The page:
Honesly, I'm not quite sure if most people understand what "coach" is. Sure, undoubtedly, Lydiard will get my vote; not because of his contribution to training which, I'm sure most of us agree upon, really goes on and on through different coaches in the different parts of the world simply because it is probably most sound physiologically and mechanically. The argument of Coe vs. Lydiard surprisingly still goes on everywhere; but the fact remains; you need high oxygen uptake level in order to succeed in middle distance and distance running. Whether you run 40 miles a week or 140 miles a week, one way or the other, you've got to get it up high. If you already have it high; well, lucky for you. You may not have to struggle as much as most others. You still need to work on your tolerance against oxygen debt and, for that, you'd need to do fair amount of fast running as well--which, against many people's belief, Lydiard system does have plenty of. You can twist things around, do something else before others or whatever; but the bottom line is; you need to balance it and develop each and every necessary elements as much as possible according to your own strengths and weaknesses if you want to succeed. So that's the program side of Arthur Lydiard.
Barry Magee said that Arthur was a great motivator; a great psychologist. Anybody who actually met him and talked with him knows what I mean. He was, in a way, lucky that he had so much more advanced system back in those days; but even without that, he probably would have done fairly well as a coach (maybe not 6 Olympic medals but...who knows?). It's his drive and committment to "coaching" you that made his runners to do what they did. Planned, or conincident, there are so many occasions he just seems to have known the right things to say at the right time. That is the kind of characteristis other coaches such as Percy Cerutty, Bill Bowerman, Pat Clohessy (whose name wasn't on the list), Kiyoshi Nakamura (whose name also wasn't on the list), Bill Squires (whose name also wasn't on the list) or Frantz Stampfl possessed. Without that kind of personality, it is very difficult for anybody to actually "coac" someone, "drive" someone to do such "uncommon" things. Sure, Lydiard may have had much more physiologically advanced training system which he pretty much more orless stumbled upon. But if he didn't have a kind of personallity that he did have, those young kids would have not had such strong faith in him; to slog hundreds of miles in the winter, rain in New Zealand winter, when everybody else is shouting at them, out of their cars, that "that lunatic's gonna burn you out!"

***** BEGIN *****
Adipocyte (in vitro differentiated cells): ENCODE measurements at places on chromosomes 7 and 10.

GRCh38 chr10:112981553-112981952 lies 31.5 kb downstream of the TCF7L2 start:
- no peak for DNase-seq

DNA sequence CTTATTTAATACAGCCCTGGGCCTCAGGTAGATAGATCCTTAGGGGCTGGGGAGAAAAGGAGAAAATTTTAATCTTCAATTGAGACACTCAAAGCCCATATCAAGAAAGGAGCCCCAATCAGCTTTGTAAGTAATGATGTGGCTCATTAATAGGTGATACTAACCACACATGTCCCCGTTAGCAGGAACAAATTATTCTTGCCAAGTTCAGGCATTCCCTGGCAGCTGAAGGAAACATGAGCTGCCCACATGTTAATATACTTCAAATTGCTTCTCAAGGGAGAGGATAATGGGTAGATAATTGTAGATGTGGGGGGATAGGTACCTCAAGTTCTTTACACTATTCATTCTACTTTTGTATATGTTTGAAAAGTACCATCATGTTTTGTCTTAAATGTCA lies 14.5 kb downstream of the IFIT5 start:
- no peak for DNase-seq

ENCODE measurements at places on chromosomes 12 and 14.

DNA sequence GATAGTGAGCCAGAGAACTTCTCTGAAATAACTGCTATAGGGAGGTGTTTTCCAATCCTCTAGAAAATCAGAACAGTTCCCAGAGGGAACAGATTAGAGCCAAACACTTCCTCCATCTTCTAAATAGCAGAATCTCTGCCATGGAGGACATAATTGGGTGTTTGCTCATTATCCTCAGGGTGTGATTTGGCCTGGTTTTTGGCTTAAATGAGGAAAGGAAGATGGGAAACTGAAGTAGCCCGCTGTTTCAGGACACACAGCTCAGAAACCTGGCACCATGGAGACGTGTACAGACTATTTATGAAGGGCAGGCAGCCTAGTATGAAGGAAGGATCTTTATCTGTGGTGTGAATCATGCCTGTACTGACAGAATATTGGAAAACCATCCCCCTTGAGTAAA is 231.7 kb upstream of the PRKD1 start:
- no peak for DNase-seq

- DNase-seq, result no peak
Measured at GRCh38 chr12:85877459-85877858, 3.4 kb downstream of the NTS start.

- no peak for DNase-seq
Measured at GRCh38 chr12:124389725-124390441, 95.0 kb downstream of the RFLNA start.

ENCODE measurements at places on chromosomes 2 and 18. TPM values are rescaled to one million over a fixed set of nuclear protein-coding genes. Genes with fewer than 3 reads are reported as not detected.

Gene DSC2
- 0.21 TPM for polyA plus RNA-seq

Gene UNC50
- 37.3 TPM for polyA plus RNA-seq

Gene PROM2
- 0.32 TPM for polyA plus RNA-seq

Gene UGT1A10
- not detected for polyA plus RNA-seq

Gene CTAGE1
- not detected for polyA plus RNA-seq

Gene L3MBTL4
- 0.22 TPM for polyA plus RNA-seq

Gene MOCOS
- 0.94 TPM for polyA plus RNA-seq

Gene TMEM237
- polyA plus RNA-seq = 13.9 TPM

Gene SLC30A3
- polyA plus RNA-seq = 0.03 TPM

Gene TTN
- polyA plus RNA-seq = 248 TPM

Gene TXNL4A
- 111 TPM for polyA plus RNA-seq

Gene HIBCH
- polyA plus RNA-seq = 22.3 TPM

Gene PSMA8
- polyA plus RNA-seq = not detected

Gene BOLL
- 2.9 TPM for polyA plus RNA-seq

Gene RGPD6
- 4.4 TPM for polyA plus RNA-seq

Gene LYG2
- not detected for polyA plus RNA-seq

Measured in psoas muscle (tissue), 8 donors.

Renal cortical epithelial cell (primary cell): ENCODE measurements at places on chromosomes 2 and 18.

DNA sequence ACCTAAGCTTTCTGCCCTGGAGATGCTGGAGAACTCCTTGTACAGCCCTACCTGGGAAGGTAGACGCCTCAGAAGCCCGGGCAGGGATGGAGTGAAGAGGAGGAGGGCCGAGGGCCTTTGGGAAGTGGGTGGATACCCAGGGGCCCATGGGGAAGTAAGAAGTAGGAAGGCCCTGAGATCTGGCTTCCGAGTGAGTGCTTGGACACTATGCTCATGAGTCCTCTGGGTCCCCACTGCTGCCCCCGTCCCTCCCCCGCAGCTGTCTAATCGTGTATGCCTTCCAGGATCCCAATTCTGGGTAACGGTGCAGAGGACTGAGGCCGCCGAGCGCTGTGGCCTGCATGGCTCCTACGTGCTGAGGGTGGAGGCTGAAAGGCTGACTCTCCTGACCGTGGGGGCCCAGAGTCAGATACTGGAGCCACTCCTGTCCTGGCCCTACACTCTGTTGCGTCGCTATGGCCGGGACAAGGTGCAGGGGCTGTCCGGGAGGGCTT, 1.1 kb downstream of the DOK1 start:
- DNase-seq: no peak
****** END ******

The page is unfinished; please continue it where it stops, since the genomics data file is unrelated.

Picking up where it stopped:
Who's the best coach in the world right now? I'd say coach Yasushi Sakaguchi. His team, Chugoku Electronics, just got 2 runners on the Japanese Olympic marathon team. It's not that easy to get on the Japanese marathon team as some of you might know. When the entire American runnng fans are overjoyed that Ryun Hall ran 2:08, his team, a single team, has five sub-2:10 runners with 3 of them had run 2:07. This is just ONE team! I'd put Yoshio Koide very close second--he would have been first a few years back. He coached Yuko Arimori, a double Olympic medalist (silver in 1992 and bronze i 1996), Hiromi Suzuki (world champ in 1997) and Naoko Takahashi, the 2000 Olympic marathon champion. I'd say this is as close to Lydiard's accoomplishment as can be--3 Olympic medals and the world title with 3 different individuals. And anybody who knows the background of Arimori and Takahashi should know that he actually "developed" these ladies--the argument Rich had on the meaning of "coaching". I have a lot of respect for Dr. Rosa and coach Canova. I really do. But if you call what they do successful coaching, you've got to include coach John Chaplin. If you don't know who he is; he's the coach at Washington State University who "coached" Henry Rono and several other Kenyan runners such as Samson Kimonbuwa and John Ngeno.
Coaching is very much different, as far as I'm concerned, from simple schedule writing. You give a part of your life to the athletes. Without that, no amount of physiological knowledge or college degree would do you any good. Som people believe that athletes choose to be good; coach's contribution is less than 10% or whatever. That's a total BS if you ask me. Anybody who reads any story of how Bud Winter put Lee Evans' mind at ease at Mexico City Olympics, how Dellinger tried to console Pre right after the terrorists attack at Munich, how Bowerman trick with your mind to get some points crossed, etc. Coaches' job is so much more than MOST people realize. It is quite interesting to me; in Japan, we consider coaches as investment--coaches being someone who "teaches how to fish" and continue to produce great athletes. They are treated well; financially as well as in the social status. In the US, or in most Western countries it seems, coaches are nothing more than volunteer. Some people call them "manager". In Japan, managers are more or less a caretaker. Coaches coach. Bill Squires created a marathon dynasty in the late 70s and early 80s. He coached 4 people go under 2:10. He tried to continue his program but no one helped him. What followed was a terrible marathon draught in the 90s. Of course, I'm spoiled. I was a corporate team coach in Japan. Over there, coach would be treated as a manager within the corporation and get paid accordingly. In the country where pro athletes get paid in millions surely don't understand the importance of coaches. Well, so much for my bitching...(pardon my Japanese!?)
Edited by Nobby, 16 March 2008 - 08:13 AM.